Like

    • See Frontiers… Anybody cares who peer-reviewed those piece of shits? Of course not! Even if you put peer-review process as a late night show every night in the TV, it doesn’t make it less error prone or better… There is a reason for single or double blind peer-review process…

      Like

  10. “Mike,” I’m confused. How is your confidence in the peer review process (blind or not) consistent with your belief that data fraud is OK (better than theft or murder)? Doesn’t pre-publication rejection of papers hamper the ability of authors to support their families even more than post-publication review does?

    Like

  11. Klaas van Dijk

    Dear Mike,

    You state in your posting of 2 August 2019: “If you are not a scientist, you are not qualified to judge scientific works. No matter how good you are at catching some irregularities in the pictures or whatever.”

    I take it for granted that you are aware that this implies that you are using the ‘argument from authority (argumentum ab auctoritate)’ to argue that you and others don’t need to consider / investigate etc. concerns (about pictures) in articles in oeer-reviewed journals when they are raised by someone like ‘Cheshire’.

    I also take it for granted that you are aware that there will be people at Planet Earth who will start with argueing that using the ‘argument from authority (argumentum ab auctoritate)’ in such cases implies that the concerns about pictures raised by ‘Cheshire’ are tough / impossible to refute.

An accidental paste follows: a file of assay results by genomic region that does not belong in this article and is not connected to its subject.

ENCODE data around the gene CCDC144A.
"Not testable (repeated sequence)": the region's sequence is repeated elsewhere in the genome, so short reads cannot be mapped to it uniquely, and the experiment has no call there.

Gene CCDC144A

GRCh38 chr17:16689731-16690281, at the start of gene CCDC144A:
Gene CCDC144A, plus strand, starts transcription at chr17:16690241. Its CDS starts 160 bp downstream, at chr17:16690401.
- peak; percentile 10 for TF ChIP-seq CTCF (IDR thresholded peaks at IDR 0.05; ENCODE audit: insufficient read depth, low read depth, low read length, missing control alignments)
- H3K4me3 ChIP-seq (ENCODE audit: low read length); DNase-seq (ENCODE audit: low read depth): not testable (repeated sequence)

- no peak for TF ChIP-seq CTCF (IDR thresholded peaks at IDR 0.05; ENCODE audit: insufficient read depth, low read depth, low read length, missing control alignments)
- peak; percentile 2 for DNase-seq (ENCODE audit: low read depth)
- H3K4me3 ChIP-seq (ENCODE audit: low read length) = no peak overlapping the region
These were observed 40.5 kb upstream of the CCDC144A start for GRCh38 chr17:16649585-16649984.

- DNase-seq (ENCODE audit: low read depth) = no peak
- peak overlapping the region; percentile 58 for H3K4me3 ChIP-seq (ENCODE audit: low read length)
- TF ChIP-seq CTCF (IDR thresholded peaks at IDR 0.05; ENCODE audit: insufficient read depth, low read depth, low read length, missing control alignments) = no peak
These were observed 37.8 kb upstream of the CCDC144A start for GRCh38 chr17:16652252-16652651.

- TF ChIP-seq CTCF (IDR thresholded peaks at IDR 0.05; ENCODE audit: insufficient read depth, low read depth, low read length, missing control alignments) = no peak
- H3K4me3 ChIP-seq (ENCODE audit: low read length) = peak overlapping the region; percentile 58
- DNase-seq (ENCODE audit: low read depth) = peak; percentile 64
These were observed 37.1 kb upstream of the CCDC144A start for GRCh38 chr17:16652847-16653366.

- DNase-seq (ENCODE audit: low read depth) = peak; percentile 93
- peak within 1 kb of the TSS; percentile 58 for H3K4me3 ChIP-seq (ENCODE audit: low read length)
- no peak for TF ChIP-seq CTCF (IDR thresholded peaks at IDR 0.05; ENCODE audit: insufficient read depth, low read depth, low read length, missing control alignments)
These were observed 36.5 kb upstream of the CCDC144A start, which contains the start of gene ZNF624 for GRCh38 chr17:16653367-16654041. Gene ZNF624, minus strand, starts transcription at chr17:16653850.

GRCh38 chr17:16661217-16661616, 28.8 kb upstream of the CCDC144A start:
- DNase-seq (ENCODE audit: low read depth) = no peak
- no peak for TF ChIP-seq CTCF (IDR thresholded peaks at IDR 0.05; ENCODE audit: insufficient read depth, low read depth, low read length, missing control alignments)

So what are your own qualifications? Can you please provide a link to a recent cv with a full overview of your scientific qualifications?

    You also state is this posting: “Science should be only judged by scientists.”

    I am working together with lots of others to get retracted a fraudulent study on the breeding biology of the Basra Reed Warbler. This peer-reviewed study was published in a Taylor & Francis journal which is indexed by the WoS. See for backgrounds https://osf.io/5pnk7/ and https://www.researchgate.net/project/Retracting-fraudulent-articles-on-the-breeding-biology-of-the-Basra-Reed-Warbler-Acrocephalus-griseldis

    Is is correct to state that you hold the firm opinion that all naturalists, birdwatchers, birders, conservationalists, environmentalists etc., etc, etc, are unable to judge any of the findings of the two reports at https://osf.io/5pnk7/ as long as such individuals do not consider themselves (anymore) as ‘scientist’?

    And how about for example students (within this field of research)? Is it correct to state that you hold the firm opinion that all these student (within or outside this field of research) are unable to judge any of the findings of the two reports at https://osf.io/5pnk7/ as long as such individuals do not regard themself (anymore) as ‘scientist’?

    And how about the scientific qualifications of all authors of Porter et al. (2013), see https://www.tandfonline.com/doi/full/10.1080/09397140.2015.1023424 ?

    Do you hold the opinion that people with inappropriate schooling are now allowed to be (co-)author of articles in peer-reviewed journals which are indexed by WoS?

    How about for example your views about the qualifications of Dick Mol https://en.wikipedia.org/wiki/Dick_Mol (‘Mol could not afford to attend higher education after high school and he joined customs service in 1974.’). Etc.

    Thanks in advance for a response.

    Klaas van Dijk / Groningen / The Netherlands

    Like